Herbal Alternative SedaCrohn

Artemisia absinthium, commonly known as wormwood is the only herb that has shown anti-inflammatory properties by suppressing cytokines such as TNF-a involved in the inflammatory process not only in laboratory experiments,the so called in vitro studies, but also on Crohn's Disease patients.Wormwood,is described in the pharmacopoeia books of all European countries and is an approved herbal medicine to treat reduced appetite in European countries (European Pharmacopoeia on Wormwood - Escop Monographs.

Recent studies on wormwood have shown that its extracts suppress inflammatory cytokines such as TNF-a and NFkB, both in vitro and in Crohn's disease patients.In a double-blind controlled study on Crohn's disease patients,a thujone free wormwood preparation SedaCrohnTM not only showed steroid sparing effect, but also improved depressive symptoms commonly associated with this disease. These findings provide an argument to supplement this herb in Crohn's Disease patients.

The leaves and flowering tops of the plant are gathered when the plant is in full bloom, and dried naturally or with artificial heat.Its active substances include silica,two bitter elements (absinthin and anabsinthine),thujone,tannic and resinous substances,malic acid,and succinic acid.Its use has been claimed to remedy indigestion and gastric pain,it acts as an antiseptic, and as a febrifuge.The etheric oils of wormwood contain thujone and thujyl alcohol and other terpene-derivatives that are neurotoxic at high doses but at proper dosage pose no danger.The WHO codex restricts the use of thujones to the maximum levels of 5 ppm (500 mg/kg) in products for human consumption.Wormwood encapsulated powder being marketed under the name of SedaCrohnTM are thujone free preparations of wormwood sold by Noorherbals.com.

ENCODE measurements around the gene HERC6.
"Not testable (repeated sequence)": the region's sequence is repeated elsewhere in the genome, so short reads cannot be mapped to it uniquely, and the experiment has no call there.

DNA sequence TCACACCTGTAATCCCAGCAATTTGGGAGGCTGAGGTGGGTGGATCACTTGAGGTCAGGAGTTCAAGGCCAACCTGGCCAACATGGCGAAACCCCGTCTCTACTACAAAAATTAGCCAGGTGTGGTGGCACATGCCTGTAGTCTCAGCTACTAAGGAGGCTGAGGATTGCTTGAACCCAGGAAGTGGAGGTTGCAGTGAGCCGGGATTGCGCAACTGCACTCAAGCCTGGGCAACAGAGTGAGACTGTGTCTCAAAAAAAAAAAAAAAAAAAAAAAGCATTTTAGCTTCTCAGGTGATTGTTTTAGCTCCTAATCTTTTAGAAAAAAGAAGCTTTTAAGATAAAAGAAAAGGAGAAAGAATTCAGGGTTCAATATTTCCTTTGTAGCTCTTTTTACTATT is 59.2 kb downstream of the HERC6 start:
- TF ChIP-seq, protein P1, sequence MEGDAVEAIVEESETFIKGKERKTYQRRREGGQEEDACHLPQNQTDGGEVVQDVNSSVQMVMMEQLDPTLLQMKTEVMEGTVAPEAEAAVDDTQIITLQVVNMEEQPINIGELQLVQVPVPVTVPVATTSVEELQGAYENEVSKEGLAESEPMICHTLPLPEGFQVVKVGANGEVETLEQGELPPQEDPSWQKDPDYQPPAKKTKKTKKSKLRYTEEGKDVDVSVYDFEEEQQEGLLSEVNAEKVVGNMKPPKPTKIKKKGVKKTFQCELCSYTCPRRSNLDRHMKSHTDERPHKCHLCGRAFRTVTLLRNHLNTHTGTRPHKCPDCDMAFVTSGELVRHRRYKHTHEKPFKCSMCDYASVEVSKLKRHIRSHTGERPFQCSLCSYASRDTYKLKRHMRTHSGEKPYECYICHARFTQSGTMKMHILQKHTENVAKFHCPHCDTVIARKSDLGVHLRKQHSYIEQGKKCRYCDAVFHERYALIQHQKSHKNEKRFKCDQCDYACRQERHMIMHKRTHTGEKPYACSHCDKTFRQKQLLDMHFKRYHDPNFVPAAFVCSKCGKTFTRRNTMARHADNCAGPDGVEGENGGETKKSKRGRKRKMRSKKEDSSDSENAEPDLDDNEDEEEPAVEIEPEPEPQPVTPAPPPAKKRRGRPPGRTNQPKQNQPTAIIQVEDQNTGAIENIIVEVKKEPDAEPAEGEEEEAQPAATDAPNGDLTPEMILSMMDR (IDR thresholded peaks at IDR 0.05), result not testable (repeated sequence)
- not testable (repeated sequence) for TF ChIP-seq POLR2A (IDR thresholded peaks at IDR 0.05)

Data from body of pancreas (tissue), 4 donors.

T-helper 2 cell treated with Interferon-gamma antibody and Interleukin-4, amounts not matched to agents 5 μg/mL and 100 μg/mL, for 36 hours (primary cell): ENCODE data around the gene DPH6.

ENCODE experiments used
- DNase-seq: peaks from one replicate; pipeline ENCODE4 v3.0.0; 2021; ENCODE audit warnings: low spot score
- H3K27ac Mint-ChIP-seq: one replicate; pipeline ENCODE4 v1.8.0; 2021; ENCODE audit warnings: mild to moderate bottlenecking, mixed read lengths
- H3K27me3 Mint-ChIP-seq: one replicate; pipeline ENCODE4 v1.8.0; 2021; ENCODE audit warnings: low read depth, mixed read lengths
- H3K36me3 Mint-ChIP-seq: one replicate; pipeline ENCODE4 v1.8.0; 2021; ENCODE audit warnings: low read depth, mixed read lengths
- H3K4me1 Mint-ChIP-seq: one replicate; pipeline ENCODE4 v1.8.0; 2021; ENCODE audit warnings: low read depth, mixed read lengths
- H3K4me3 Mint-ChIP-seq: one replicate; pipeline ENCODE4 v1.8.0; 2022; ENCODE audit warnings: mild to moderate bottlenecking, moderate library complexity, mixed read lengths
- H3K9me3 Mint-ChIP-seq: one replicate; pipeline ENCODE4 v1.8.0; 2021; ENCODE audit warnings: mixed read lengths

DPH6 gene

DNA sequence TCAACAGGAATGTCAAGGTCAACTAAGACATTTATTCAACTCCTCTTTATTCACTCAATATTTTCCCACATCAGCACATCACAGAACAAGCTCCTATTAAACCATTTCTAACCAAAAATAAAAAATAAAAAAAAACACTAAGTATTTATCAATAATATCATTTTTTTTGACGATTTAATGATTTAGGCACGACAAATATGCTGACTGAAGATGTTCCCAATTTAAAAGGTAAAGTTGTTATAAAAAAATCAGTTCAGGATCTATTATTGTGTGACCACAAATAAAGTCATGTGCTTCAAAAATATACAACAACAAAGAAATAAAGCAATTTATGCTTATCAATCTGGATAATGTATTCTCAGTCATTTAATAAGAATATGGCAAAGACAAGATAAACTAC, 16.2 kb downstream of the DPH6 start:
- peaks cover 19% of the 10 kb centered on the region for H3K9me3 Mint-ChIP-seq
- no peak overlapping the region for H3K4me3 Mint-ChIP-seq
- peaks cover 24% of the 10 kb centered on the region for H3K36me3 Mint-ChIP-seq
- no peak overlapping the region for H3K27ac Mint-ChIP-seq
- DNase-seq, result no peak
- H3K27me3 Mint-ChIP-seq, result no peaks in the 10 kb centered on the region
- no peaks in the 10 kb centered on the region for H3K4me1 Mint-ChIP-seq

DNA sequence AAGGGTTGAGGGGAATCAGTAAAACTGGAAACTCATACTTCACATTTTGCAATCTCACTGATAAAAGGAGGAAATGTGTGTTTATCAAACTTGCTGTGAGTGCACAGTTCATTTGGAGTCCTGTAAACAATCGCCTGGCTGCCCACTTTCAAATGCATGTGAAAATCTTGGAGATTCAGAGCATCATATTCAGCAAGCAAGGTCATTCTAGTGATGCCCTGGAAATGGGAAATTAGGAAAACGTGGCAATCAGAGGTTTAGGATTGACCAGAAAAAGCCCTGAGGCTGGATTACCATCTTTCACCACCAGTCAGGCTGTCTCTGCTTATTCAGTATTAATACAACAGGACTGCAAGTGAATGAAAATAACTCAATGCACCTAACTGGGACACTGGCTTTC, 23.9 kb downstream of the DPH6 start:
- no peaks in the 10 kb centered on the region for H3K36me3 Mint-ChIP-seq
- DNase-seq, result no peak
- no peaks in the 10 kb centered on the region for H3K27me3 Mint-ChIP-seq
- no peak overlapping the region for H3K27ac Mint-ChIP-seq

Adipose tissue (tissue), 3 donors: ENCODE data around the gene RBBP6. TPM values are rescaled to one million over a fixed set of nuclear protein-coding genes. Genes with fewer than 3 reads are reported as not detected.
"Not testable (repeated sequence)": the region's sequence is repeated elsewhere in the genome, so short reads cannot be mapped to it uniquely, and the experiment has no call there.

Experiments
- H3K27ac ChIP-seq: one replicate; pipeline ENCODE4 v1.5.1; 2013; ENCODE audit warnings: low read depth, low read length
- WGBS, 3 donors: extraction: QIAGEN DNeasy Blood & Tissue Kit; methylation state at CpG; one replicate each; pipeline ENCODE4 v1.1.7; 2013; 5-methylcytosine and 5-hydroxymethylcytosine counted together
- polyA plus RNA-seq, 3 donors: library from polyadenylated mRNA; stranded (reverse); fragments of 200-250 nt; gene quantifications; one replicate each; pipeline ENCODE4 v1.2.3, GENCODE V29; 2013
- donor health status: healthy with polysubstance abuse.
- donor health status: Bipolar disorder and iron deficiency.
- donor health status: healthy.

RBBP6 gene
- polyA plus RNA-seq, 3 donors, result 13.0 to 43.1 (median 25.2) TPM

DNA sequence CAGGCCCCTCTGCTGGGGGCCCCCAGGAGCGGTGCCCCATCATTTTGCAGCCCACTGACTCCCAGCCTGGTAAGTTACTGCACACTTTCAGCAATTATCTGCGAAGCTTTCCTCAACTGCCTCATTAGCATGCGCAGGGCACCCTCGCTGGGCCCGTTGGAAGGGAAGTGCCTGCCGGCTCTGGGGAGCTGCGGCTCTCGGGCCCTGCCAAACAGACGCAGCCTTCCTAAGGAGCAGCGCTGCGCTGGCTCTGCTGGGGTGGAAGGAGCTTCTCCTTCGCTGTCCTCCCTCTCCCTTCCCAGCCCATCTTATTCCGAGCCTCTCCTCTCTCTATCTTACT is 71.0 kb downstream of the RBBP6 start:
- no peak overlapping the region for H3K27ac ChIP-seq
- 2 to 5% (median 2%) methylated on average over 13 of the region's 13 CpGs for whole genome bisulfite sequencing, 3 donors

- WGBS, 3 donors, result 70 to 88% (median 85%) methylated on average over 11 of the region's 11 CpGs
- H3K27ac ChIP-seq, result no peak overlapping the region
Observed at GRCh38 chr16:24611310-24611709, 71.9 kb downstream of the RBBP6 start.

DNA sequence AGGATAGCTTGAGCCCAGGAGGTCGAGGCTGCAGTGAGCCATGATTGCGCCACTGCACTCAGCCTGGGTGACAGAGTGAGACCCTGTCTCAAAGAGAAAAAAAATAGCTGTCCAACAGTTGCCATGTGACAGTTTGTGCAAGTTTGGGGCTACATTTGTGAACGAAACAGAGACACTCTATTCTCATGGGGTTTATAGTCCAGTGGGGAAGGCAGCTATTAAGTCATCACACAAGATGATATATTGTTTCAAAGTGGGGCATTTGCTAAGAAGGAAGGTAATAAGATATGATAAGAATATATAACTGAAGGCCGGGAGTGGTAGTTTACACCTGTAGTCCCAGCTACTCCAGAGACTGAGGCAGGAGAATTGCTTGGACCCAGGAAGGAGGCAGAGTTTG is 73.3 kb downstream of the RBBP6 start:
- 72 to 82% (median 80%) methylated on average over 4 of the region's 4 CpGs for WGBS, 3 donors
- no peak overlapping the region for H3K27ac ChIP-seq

SedaCrohn as TNF-a and Virus Targeting Therapy

SedaCrohn was tested in a controlled trial on patients with Crohn's Disease who were receiving stable doses of corticosteroids. The aim was to determine whether wormwood could reduce the patients' dependence on corticosteroids. The secondary objective of this study was designed to assess whether wormwood would improve symptoms of depression as well as quality-of-life. One group of 20 patients were administered the herbal blend containing wormwood and another group of 20 patiens were given a placebo, as 3 capsules twice a day for 10 weeks. Patients were assessed for steroid-sparing effects, remission-inducing properties, and quality-of-life improving effects.

After 8 weeks of treatment with SedaCrohn, there was almost complete remission of symptoms in 13 (65%) patients, as compared with none in the placebo group. This remission persisted until the end of the observation period, and the addition of steroids was not necessary.

In the placebo group, 16 patients (80%) showed Crohn's Disease exacerbation due to reduction in steroid dose, whereas there were only 2 (10%) such patients in the wormwood group. The exacerbation of CD symptoms necessitated the resumption of steroids in 11 patients in the placebo group and 2 patients in the SedaCrohn group.

Self-assessment of the patients showed almost no change in subjective feelings of illness in the placebo group, whereas, in the SedaCrohn group the evaluation indicated significant improvement. The patients treated with SedaCrohn reported a gradual improvement in mood that was statistically significant at weeks 10 and 12 (P<0.01).

The results of this study suggest that SedaCrohn may have a steroid-sparing effect, in addition to an effect on the mood and quality-of-life in patients with Crohn's. No conclusion can be drawn about the psychological findings because the selection of the patients was not based on depression criteria, but on the criteria of Crohn's Disease severity.

The authors conclude that the preparation has not only steroid-sparing effect in patients with Crohn's disease, but that this effect continues for several weeks after the end of the 10-week treatment period. Also, they suggest that there is a subgroup of patients which is resistant to the treatment, since 5 patients showed little response. Although no definitive conclusion can be drawn from this study, the results are promising and warrant further trials in order to understand the observed efficacy of this herb.